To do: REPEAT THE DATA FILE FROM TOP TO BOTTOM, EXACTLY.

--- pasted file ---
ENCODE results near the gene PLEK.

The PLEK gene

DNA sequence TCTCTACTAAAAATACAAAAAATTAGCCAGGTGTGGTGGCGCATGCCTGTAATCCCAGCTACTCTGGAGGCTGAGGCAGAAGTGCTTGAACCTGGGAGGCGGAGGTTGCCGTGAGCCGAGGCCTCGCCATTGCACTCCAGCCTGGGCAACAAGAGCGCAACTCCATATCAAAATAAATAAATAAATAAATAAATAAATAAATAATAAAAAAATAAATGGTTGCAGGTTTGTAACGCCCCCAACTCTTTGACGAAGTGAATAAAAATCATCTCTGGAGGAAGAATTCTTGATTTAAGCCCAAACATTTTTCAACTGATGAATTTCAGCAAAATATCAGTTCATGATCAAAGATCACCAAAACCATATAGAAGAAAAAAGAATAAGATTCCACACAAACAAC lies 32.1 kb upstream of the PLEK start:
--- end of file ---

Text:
ENCODE results near the gene PLEK.

The PLEK gene

DNA sequence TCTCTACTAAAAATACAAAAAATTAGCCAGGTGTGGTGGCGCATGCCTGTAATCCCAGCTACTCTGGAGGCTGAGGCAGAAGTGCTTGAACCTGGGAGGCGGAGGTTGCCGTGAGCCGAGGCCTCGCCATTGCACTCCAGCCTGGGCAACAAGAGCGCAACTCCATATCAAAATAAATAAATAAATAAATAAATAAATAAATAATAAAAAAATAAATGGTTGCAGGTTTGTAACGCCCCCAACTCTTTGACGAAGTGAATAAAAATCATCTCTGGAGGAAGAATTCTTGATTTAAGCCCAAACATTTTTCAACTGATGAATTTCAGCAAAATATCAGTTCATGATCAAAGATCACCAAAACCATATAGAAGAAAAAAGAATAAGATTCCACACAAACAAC lies 32.1 kb upstream of the PLEK start: